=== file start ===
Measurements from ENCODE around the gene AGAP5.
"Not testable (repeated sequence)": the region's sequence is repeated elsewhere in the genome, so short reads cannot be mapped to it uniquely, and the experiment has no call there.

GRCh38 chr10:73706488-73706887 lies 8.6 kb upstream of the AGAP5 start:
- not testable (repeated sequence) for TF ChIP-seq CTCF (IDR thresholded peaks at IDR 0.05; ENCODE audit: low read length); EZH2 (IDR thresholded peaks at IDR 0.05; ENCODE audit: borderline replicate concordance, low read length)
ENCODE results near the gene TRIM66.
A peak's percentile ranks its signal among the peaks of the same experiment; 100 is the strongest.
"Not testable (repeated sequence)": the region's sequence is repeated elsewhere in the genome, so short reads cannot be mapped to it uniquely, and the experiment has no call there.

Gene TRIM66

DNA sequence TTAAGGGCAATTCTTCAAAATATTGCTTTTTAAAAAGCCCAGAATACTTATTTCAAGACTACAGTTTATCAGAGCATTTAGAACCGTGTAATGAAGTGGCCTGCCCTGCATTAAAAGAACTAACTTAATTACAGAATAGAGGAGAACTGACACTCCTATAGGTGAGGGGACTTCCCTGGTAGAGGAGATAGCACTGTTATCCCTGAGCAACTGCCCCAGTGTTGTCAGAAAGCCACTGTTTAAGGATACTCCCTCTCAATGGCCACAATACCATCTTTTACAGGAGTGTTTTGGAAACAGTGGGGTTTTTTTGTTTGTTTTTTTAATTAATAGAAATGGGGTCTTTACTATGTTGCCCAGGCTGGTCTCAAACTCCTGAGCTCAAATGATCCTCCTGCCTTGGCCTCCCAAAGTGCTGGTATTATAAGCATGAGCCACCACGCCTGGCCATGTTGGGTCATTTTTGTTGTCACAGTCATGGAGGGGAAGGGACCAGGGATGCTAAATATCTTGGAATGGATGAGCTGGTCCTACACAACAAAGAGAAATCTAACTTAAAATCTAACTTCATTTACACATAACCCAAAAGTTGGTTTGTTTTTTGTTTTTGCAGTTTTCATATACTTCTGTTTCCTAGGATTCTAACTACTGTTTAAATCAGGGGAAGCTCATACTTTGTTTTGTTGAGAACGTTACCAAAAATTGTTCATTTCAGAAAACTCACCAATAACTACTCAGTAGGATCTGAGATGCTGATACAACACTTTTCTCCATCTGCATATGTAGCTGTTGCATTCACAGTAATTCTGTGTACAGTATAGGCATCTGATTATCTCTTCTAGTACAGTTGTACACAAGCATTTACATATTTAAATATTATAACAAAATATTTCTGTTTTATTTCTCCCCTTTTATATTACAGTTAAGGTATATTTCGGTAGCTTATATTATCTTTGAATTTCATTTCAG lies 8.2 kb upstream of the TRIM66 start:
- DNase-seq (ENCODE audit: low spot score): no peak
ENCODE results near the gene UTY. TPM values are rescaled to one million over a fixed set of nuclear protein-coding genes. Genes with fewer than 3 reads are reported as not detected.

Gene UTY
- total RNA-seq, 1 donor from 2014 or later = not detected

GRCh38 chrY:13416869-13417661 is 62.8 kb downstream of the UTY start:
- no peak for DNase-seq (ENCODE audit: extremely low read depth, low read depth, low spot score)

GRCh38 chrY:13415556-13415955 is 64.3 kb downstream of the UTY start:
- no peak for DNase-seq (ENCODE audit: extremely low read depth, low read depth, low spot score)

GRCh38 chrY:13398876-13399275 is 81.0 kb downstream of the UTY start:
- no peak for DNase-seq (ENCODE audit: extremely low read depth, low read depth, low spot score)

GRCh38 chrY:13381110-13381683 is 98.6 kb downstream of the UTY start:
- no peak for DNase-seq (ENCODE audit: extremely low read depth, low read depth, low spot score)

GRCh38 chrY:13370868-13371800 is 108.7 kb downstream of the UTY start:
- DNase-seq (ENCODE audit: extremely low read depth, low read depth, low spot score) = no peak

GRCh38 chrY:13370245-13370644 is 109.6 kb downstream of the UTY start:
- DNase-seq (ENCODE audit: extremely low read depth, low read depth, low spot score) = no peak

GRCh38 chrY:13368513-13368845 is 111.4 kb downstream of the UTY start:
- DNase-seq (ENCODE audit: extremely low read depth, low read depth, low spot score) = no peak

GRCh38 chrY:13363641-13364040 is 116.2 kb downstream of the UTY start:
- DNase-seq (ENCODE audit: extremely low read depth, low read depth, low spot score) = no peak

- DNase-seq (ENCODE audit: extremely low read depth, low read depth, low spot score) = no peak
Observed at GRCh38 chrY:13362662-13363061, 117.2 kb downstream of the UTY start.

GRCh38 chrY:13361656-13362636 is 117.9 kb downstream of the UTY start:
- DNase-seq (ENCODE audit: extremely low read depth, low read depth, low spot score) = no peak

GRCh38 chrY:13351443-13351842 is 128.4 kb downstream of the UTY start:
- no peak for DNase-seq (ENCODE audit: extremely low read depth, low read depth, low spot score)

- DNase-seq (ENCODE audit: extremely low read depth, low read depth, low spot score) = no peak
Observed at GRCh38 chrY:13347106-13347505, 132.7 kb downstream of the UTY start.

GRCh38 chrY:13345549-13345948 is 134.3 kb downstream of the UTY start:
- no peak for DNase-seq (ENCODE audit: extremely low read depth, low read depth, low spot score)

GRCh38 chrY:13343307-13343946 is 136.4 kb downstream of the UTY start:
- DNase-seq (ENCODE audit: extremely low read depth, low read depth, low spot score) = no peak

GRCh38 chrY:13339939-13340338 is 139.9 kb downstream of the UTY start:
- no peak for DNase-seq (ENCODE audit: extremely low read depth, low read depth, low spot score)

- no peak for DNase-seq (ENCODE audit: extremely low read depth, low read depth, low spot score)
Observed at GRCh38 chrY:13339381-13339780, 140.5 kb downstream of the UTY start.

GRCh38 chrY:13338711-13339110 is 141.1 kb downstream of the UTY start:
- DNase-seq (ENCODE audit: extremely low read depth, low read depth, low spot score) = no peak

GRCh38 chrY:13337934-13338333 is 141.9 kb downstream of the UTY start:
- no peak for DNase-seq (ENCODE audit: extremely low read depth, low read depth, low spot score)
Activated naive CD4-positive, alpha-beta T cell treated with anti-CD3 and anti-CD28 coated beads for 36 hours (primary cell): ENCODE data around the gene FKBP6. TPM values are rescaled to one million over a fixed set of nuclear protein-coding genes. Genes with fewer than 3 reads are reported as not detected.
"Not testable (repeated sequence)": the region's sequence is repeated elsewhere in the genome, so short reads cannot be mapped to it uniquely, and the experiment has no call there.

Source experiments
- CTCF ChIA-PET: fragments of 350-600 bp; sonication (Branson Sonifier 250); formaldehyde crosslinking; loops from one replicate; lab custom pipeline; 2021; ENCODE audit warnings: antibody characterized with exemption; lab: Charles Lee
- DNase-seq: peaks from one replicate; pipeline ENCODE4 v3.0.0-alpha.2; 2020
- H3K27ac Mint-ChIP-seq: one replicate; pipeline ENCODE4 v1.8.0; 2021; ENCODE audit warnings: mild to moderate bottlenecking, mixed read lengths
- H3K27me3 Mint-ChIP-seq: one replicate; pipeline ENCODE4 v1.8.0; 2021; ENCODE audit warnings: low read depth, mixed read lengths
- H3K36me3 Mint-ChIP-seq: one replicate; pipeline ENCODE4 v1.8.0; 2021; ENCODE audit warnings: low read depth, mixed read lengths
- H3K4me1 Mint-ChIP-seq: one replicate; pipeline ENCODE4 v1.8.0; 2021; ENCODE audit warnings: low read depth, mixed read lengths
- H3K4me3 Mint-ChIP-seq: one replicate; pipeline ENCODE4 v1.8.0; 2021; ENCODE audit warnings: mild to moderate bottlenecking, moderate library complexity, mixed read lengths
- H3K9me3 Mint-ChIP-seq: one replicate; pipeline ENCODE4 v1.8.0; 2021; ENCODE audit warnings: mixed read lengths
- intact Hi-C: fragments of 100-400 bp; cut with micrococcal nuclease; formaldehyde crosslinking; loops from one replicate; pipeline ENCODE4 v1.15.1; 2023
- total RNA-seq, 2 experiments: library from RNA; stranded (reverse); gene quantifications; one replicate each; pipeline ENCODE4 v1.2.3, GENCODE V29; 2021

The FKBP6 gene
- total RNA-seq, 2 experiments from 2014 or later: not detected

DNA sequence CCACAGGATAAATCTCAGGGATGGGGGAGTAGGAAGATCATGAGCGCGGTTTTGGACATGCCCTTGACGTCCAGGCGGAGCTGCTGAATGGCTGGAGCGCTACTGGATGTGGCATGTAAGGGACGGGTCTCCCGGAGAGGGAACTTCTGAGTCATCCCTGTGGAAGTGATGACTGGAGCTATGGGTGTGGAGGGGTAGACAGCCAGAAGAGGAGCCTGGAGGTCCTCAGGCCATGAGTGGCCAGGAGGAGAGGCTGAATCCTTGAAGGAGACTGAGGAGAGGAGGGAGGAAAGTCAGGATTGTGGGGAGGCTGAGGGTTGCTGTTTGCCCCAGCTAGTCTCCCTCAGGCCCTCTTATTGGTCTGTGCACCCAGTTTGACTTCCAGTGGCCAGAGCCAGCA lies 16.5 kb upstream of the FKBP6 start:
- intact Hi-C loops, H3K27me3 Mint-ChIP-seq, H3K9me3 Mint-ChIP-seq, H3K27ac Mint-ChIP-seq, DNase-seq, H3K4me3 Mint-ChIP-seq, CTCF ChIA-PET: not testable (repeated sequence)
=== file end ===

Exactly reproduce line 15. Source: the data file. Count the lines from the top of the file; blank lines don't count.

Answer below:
- no peak for DNase-seq (ENCODE audit: extremely low read depth, low read depth, low spot score)